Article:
Figure 3. Climate model 95% confidence range of projected surface temperature trends of varying lengths (gray area) and the current observed values for these trends (through December 2008) (black line).

We then calculated the percentile ranges of temperature change for the model ensembles at the .025 level on both the “warm” and “cold” sides of the model distributions. This is analogous to the 95% confidence bounds for the model ensemble. Generally speaking, hypotheses are either rejected or continued to be entertained at the .95 level, so our test of the models is consistent with normal scientific practice.

Also in Figure 3 are the observed temperature trends for periods from five to fifteen years from the IPCC history, ending in December, 2008. It is very clear that temperatures are running at the lower limit for the .95 confidence level. In other words, the ensemble of the AIB models is failing.

While much ado has been made about the lack of warming from 1998 through now, the analysis is clearly quite stable across other trend periods. However, the longer that the current regime persists, the worse the models fail. Figure 4 assumes that 2009 mean surface temperatures are the same as 2008, which is a very reasonable assumption at this time. We are currently in the cold phase of El Nino, called La Nina, which decreases the likelihood that this will be a very warm year.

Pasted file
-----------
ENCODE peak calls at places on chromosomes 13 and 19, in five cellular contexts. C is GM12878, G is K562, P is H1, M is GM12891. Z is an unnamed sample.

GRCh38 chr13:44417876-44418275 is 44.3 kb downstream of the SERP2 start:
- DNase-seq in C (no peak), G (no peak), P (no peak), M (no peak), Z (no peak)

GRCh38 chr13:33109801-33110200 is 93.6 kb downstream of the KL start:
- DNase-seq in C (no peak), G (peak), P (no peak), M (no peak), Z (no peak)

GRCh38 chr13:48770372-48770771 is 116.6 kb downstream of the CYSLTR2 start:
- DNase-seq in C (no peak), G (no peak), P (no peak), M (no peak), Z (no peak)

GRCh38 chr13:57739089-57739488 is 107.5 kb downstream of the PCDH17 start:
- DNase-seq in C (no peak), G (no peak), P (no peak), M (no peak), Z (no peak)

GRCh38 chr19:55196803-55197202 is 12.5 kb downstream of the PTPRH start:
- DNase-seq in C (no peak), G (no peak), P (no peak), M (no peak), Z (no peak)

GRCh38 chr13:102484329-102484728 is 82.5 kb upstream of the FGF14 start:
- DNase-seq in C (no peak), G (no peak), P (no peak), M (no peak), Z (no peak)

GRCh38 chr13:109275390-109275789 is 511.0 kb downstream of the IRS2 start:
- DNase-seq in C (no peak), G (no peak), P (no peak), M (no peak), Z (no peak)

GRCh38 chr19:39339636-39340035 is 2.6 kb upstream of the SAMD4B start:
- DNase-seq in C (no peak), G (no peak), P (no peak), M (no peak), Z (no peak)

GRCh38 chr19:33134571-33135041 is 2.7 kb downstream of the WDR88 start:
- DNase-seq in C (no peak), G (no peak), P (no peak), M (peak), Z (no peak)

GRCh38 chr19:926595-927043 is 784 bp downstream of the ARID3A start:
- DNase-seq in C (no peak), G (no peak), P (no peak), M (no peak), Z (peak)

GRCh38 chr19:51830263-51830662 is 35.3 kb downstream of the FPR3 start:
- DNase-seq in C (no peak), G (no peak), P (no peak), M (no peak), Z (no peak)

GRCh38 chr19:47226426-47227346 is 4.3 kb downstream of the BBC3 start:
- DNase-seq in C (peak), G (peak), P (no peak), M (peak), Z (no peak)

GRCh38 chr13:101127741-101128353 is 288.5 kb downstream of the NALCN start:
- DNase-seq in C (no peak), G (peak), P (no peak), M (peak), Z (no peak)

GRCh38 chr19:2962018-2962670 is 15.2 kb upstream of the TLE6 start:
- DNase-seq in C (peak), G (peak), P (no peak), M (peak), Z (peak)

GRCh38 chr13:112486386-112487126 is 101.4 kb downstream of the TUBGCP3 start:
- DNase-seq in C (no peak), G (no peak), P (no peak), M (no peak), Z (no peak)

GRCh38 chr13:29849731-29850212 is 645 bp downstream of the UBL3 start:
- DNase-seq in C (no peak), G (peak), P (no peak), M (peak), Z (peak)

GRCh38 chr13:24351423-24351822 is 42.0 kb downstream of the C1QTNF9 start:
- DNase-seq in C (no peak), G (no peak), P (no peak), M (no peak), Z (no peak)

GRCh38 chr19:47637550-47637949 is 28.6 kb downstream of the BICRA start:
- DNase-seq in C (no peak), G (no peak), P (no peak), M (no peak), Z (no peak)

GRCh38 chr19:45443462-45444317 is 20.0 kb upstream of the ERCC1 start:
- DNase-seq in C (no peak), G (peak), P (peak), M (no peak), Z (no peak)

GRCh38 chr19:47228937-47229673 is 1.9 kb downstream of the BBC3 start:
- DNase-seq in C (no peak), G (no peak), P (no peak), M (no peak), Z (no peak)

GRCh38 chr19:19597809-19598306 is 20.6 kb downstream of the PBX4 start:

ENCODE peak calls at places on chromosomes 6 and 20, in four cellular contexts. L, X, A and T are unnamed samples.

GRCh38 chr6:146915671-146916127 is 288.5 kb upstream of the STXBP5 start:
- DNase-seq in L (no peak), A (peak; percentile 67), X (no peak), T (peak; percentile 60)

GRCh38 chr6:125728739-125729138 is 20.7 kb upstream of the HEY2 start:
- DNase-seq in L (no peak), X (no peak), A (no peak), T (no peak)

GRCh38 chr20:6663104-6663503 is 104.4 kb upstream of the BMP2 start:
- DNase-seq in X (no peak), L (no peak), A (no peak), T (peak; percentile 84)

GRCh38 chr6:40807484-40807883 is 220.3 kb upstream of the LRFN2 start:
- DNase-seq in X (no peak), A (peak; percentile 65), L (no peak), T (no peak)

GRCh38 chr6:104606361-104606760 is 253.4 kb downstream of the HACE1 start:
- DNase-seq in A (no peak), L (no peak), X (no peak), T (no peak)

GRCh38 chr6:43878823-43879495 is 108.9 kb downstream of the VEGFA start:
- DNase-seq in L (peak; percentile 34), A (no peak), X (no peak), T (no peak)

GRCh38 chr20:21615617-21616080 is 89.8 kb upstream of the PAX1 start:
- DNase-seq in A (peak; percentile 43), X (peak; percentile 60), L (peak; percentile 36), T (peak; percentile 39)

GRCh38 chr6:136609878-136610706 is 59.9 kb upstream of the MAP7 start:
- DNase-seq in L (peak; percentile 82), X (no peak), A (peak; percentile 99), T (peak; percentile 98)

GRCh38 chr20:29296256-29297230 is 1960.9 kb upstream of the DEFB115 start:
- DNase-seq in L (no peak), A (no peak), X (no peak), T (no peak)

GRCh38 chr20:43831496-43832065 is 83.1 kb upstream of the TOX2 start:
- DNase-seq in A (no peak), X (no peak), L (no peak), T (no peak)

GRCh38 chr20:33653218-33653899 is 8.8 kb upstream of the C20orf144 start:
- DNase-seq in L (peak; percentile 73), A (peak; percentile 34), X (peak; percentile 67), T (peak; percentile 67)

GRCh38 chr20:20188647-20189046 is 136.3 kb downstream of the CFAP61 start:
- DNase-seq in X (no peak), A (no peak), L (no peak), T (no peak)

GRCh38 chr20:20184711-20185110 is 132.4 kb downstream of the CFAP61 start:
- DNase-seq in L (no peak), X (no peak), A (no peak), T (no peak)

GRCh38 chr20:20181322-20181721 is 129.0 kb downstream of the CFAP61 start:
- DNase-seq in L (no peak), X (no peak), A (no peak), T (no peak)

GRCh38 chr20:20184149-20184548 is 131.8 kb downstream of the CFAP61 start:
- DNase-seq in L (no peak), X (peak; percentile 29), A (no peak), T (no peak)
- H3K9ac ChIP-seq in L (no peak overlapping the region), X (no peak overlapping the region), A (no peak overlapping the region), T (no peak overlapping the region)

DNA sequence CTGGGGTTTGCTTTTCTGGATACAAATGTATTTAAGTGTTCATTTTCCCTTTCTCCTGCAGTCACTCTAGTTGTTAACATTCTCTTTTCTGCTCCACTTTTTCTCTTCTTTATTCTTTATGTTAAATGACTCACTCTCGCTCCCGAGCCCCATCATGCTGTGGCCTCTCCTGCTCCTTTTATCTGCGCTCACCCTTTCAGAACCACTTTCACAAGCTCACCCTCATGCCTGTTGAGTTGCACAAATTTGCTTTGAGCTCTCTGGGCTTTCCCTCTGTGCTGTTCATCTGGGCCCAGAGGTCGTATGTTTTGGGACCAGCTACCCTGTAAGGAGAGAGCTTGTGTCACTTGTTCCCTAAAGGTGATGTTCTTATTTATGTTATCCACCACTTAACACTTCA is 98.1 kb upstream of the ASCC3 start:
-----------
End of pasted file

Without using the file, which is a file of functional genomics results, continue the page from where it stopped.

Climate model 95% confidence range of surface temperature

Figure 4. Climate model 95% confidence range of projected surface temperature trends of varying lengths (gray area) and the expected values for these trends assuming the temperature in the coming year is similar to the temperature in 2008 (black line).

In Figure 5, we run the analysis for the last 20 years of observed IPCC temperatures (1989–2008), rather than the last 15. There is a clear warming trend in this period, but, again, it is so low as to fall again along the .95 level. The ensemble model failure is not a product of the selection of recent years; rather it is a systematic failure of the models as a whole to accommodate temperatures in recent decades.

Climate model 95% confidence range of surface temperature

Figure 5. Climate model 95% confidence range of projected surface temperature trends of varying lengths (gray area) and the current observed values for these trends (through December 2008) (thick black line) and when the observations are adjusted to account for the impact of Mt. Pinatubo (dotted black line).